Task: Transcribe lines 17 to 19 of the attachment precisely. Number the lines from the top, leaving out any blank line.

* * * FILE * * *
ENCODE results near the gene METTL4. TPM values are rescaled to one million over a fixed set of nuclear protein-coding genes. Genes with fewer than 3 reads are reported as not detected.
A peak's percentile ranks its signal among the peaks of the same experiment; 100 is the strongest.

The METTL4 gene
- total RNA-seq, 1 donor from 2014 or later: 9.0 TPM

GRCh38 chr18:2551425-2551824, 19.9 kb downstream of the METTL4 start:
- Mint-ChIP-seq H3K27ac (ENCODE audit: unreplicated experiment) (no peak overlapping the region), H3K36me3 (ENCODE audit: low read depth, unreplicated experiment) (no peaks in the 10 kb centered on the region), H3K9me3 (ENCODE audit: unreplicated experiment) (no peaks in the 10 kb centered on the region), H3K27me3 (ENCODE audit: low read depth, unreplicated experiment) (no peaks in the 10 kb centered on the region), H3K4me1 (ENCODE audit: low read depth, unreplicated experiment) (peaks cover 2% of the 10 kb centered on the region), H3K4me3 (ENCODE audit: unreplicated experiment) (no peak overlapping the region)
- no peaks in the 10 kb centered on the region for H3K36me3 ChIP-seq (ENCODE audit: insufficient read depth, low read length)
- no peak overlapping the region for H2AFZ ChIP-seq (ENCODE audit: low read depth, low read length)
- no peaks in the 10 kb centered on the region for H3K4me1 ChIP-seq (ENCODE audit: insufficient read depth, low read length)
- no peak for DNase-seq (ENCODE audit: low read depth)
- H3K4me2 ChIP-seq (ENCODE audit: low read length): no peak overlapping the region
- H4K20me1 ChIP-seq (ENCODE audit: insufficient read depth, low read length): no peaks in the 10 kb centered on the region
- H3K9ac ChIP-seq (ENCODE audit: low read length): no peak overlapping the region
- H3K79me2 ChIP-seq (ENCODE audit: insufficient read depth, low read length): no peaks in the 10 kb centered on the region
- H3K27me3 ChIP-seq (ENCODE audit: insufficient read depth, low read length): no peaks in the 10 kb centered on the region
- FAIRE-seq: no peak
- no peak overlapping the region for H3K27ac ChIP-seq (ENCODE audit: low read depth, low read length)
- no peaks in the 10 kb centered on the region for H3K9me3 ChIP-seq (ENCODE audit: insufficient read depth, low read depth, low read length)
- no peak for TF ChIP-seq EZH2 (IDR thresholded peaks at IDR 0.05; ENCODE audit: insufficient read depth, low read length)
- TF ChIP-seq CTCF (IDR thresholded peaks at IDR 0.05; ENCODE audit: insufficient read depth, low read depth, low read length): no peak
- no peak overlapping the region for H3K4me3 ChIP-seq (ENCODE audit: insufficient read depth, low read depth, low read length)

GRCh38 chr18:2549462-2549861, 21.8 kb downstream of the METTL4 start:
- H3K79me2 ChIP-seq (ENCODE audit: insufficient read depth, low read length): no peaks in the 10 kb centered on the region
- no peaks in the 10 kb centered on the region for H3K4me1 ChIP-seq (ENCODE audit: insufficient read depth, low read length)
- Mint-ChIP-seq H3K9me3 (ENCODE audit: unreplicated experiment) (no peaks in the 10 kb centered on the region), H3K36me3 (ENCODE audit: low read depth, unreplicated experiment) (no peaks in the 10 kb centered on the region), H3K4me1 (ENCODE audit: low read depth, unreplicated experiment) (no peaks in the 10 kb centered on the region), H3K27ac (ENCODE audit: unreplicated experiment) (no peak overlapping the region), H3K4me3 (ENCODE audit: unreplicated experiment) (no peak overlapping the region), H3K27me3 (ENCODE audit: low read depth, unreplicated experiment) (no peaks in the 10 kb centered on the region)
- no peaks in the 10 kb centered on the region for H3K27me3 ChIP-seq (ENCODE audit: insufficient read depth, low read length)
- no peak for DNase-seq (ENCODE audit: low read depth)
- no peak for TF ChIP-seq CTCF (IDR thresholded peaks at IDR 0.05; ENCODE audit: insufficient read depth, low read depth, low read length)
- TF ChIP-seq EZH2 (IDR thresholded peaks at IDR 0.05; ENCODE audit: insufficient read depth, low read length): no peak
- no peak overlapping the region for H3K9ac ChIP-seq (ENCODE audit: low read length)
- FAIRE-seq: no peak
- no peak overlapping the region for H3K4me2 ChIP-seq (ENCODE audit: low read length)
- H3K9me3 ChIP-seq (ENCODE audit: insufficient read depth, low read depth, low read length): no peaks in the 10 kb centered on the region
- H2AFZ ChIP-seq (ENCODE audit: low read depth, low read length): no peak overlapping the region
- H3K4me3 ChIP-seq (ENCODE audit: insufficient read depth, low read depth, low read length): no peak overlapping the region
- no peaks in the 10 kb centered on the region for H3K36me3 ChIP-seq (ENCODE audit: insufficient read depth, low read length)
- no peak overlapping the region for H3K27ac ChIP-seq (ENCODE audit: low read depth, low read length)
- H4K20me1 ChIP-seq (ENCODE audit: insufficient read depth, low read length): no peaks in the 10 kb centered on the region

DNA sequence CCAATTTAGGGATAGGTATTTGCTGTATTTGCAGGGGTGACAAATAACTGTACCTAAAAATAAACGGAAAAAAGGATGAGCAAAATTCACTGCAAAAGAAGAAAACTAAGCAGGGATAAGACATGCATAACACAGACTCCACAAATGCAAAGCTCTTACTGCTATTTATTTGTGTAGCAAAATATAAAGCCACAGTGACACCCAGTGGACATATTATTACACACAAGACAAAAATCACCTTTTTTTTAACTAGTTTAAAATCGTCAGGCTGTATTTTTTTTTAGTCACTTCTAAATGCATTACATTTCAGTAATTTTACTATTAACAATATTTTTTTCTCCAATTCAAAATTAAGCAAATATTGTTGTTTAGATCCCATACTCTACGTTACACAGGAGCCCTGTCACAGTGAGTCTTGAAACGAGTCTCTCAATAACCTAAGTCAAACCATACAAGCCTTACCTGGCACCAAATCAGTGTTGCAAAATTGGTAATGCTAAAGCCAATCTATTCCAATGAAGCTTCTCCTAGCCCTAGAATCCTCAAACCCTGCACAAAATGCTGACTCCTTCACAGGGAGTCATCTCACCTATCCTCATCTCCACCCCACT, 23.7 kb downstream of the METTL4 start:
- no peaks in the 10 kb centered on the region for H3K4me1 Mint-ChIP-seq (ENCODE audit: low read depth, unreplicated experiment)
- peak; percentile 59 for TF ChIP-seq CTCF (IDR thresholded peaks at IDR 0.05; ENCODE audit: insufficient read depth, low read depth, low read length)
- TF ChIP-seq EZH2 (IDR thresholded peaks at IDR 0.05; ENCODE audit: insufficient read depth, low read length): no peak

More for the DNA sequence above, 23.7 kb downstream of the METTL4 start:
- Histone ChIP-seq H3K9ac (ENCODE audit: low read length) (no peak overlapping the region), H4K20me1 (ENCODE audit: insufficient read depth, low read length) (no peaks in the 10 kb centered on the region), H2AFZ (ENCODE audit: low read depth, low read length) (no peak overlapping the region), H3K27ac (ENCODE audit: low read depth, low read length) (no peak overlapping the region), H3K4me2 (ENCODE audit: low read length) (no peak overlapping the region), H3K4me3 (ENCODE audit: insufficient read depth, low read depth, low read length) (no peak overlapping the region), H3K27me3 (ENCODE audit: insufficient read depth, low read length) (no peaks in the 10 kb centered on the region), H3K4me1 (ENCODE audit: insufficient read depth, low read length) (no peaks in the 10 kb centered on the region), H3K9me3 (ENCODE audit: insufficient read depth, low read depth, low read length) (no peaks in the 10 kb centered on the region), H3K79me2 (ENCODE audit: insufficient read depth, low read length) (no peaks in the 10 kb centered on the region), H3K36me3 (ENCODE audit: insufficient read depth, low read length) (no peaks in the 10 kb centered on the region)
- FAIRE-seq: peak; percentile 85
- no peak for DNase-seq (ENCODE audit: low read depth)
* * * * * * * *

- no peak overlapping the region for H3K27ac ChIP-seq (ENCODE audit: low read depth, low read length)
- no peaks in the 10 kb centered on the region for H3K9me3 ChIP-seq (ENCODE audit: insufficient read depth, low read depth, low read length)
- no peak for TF ChIP-seq EZH2 (IDR thresholded peaks at IDR 0.05; ENCODE audit: insufficient read depth, low read length)